One of the more challenging aspects of the GDPR will undoubtedly be the requirement to report breach notifications to the supervisory authority within 72 hours of becoming aware of the breach (see Article 33).
Within GDPR, there is an important clarification to note for the meaning of “data breach.” A “personal data breach” should be addressed differently than a normal “data breach.” It is not legally required to report on a “data breach,” but in the event of a personal data breach, things change with the risk of penalties for non-compliance.
Additionally, Article 34 requires that “when the personal data breach is likely to result in a high risk to the rights and freedoms of natural persons, the controller shall communicate the personal data breach to the data subject without undue delay.”
If you’re keeping track, that’s two new requirements under GDPR related to reporting security breaches.
So, how does the GDPR define a personal data breach? And, how should you go about reporting one should it occur? Furthermore, how do you prepare for a breach so that, if one does occur, you have procedures in place to respond and report it appropriately?
Preparing for and responding to personal data breaches is not just a requirement of the GDPR; it’s a good business practice in general. Here’s a practical checklist for preparing for and responding to personal data breaches in accordance with the GDPR.
Preparing for a Breach
1. Understand how the GDPR defines a “personal data breach.”
The GDPR’s definition of a data breach is not patently different from typical definitions, but it’s important to know the standard you’ll be held to should one occur.
According to the official text, a “’personal data breach’ means a breach of security leading to the accidental or unlawful destruction, loss, alteration, unauthorized disclosure of, or access to, personal data transmitted, stored, or otherwise processed.”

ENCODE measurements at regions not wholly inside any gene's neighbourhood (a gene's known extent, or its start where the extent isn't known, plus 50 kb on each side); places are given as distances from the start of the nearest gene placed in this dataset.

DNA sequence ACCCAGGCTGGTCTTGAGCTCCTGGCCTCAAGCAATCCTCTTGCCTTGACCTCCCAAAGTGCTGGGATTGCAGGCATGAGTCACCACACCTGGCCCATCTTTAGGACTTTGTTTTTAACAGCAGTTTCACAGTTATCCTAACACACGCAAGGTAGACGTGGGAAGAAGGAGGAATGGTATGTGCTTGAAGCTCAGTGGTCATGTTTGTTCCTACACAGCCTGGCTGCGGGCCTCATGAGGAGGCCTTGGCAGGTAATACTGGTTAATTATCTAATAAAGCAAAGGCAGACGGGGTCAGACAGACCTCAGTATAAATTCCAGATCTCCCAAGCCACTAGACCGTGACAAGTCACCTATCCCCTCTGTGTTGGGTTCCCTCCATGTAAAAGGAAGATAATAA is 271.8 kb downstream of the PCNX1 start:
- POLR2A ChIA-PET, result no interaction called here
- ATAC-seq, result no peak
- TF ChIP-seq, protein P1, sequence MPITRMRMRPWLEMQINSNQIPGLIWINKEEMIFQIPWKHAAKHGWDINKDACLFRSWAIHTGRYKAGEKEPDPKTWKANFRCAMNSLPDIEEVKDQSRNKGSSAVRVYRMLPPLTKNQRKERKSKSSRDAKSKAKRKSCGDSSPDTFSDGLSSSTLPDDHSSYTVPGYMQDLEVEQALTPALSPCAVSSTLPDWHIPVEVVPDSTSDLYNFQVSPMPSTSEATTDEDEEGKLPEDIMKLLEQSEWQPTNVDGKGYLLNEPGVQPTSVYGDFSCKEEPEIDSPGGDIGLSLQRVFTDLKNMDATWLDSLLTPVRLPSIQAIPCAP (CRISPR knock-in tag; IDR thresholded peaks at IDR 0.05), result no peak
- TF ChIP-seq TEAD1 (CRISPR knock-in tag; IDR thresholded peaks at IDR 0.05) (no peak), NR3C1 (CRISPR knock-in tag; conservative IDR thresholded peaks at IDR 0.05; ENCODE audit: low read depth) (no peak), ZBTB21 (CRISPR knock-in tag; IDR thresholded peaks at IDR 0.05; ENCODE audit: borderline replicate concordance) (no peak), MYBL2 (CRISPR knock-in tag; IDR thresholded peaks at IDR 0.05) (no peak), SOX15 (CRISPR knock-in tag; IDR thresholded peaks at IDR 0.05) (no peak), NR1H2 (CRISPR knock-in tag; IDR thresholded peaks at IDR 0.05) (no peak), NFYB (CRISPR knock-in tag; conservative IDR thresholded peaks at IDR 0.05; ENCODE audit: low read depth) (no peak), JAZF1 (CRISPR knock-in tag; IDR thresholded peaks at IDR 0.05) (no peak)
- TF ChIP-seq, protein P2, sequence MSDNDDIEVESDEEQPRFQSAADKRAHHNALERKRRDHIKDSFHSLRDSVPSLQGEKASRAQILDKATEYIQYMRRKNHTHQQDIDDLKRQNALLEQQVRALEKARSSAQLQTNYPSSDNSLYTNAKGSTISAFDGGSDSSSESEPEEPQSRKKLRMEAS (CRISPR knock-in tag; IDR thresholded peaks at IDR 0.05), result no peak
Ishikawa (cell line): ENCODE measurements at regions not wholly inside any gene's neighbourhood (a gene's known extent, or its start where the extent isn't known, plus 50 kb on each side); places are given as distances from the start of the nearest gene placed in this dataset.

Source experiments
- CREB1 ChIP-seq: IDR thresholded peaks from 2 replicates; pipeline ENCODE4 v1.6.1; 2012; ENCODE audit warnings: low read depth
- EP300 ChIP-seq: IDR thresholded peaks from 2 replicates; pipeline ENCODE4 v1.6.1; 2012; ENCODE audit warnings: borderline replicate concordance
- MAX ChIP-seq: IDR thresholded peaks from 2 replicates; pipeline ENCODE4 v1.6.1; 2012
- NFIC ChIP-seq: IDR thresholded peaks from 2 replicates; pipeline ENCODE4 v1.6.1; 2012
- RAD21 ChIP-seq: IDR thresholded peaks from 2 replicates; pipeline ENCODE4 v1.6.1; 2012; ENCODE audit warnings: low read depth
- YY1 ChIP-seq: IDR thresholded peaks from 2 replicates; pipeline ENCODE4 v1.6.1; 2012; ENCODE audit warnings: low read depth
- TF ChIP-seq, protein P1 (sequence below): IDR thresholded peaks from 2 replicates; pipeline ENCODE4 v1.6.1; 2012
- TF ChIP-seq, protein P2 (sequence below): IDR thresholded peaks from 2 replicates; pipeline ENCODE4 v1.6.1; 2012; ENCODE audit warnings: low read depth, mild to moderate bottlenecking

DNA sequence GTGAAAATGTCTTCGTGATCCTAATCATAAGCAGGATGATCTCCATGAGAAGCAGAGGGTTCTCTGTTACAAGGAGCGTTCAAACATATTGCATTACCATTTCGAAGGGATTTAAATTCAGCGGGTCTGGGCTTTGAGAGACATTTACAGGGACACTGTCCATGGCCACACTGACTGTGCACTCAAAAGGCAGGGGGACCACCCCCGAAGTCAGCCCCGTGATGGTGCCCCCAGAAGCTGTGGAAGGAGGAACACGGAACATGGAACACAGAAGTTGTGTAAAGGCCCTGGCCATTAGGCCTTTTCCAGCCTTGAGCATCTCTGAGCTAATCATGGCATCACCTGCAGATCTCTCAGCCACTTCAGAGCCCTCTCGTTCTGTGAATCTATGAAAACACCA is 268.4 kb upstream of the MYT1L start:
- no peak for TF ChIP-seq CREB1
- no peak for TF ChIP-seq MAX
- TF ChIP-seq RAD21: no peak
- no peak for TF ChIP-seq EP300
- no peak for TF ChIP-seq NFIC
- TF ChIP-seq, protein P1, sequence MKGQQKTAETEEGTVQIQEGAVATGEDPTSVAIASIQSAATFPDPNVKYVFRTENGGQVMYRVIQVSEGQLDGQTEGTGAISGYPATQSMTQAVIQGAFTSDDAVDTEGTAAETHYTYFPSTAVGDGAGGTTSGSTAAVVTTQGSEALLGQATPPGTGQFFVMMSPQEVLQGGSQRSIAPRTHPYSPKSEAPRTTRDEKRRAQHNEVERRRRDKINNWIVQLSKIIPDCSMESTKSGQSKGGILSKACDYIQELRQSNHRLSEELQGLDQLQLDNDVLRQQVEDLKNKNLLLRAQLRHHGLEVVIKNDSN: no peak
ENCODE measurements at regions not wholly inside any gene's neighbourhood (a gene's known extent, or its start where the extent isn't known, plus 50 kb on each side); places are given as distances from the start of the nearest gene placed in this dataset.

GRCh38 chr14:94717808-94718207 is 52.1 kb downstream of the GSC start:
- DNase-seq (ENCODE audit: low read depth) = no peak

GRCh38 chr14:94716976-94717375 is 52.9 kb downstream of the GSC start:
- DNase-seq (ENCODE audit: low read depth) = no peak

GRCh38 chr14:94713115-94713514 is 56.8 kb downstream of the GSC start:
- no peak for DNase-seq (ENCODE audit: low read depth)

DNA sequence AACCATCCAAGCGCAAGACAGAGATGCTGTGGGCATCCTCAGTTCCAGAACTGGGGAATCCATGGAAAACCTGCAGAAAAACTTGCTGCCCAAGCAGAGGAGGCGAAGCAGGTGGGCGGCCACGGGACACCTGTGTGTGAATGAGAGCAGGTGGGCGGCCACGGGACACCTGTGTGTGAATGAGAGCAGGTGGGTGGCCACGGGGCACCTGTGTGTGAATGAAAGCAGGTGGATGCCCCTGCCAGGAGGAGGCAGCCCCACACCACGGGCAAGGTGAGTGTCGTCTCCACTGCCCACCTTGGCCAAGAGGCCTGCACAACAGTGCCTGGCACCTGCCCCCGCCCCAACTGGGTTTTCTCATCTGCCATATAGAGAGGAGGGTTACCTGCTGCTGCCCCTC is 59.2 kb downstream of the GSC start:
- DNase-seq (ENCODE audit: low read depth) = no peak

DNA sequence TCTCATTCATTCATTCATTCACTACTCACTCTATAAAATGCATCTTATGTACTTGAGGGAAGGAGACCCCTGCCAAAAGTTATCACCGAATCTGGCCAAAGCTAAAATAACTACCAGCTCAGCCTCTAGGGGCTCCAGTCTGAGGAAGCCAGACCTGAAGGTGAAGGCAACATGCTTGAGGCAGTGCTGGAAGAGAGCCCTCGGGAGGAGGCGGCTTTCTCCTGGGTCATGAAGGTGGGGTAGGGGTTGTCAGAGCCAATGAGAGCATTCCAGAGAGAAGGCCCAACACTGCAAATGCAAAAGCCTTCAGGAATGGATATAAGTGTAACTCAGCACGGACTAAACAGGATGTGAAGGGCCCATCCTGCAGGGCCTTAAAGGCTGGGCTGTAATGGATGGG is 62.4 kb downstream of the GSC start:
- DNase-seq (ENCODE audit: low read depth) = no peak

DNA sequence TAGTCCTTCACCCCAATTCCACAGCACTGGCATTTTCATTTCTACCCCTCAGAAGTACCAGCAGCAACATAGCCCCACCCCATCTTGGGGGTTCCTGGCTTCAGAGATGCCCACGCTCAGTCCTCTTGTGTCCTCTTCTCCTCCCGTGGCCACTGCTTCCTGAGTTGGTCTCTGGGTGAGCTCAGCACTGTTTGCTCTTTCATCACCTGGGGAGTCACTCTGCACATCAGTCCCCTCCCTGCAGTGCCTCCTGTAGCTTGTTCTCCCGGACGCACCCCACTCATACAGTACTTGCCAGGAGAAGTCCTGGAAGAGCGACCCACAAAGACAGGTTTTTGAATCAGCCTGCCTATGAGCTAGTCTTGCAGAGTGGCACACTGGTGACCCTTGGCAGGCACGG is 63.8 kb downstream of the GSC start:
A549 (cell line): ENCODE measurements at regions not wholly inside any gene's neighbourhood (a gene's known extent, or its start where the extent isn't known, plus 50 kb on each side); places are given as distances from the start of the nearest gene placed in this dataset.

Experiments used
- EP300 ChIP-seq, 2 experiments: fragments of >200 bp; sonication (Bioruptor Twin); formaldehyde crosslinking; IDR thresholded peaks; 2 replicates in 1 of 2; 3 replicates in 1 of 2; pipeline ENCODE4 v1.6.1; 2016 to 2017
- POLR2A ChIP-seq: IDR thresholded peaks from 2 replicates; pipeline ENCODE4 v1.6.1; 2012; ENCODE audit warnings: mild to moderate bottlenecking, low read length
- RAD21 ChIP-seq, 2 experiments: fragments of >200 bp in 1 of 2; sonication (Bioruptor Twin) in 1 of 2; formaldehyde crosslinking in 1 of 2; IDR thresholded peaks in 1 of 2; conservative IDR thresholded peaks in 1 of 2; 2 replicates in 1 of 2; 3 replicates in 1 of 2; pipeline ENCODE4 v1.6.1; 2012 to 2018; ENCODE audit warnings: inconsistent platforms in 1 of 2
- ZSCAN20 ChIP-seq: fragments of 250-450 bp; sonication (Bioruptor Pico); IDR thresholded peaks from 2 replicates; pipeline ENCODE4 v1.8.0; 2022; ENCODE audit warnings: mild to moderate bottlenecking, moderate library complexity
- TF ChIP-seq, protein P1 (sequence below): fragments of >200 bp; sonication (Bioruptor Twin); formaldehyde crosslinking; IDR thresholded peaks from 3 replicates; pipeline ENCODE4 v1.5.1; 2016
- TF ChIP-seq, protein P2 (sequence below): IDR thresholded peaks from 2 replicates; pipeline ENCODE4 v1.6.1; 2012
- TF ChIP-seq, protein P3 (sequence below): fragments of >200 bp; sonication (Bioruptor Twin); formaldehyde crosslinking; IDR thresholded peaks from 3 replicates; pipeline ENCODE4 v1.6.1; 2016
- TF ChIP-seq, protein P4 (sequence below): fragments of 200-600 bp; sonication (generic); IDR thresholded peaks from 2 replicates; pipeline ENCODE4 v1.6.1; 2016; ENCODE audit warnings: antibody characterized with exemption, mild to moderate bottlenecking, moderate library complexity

2. Locate and document data on your network/systems.
Next, you’ll need to know what’s at risk. Where does your organization store personal data? All departments should collaborate to ensure no personal data or potential weak spots are overlooked.
Once you’ve determined where personal data resides, document its location and the controls in place to prevent unauthorized access to it. Review these controls and ensure they are sufficient because the one thing better than correctly responding to a breach is not experiencing one in the first place.
3. Implement controls to help prevent and identify breaches.
To prevent security breaches, ensure your organization is following proper information security hygiene as well as conducting regular security awareness training for employees so they can identify potential attacks.
Additionally, make sure you’re consistently testing the perimeter security of your network with internal and external penetration tests and vulnerability scans. This can help identify and correct potential weak spots in a safe, controlled environment.
You may already have appropriate firewall configuration and network segmentation controls in place, but also make sure you’re performing network monitoring and reviewing logs on a regular basis for suspicious behavior. Additionally, train personnel to identify the signs of a breach, and report breaches correctly within your organization.
One aspect of the GDPR that differs from other regulatory or compliance requirements is the mandate that personal data breaches must be reported to the supervisory authority within 72 hours.
This being the case, it’s important to configure your breach notification services to alert early enough to enable fulfillment of this minimal reporting window.
4. Perform tabletop incident response tests.
Assuming you’ve already implemented an incident response plan, make sure you’re testing it regularly. The goal is not necessarily to perform the most thorough test imaginable, but to ensure all involved employees have a clear understanding of their responsibilities should a breach occur.
Responding to a Breach
1. Identify the extent of the breach.
Regardless of how the breach was detected, one of the first things you’ll need to do is determine its extent. What’s the nature of the breach? What sort of information was disclosed, altered, deleted, etc.? What is the approximate number of data subjects concerned and the categories and approximate number of data records concerned?
Refer to your incident response plan to identify which personnel are responsible for breach discovery and analysis. Your incident response plan should also include potential consequences of a breach and mitigation strategies based on the type of information compromised. So, once you’re aware of a breach, begin following the mitigation strategies outlined in the plan. This might mean taking databases offline or blocking all remote access until you know the extent of the breach.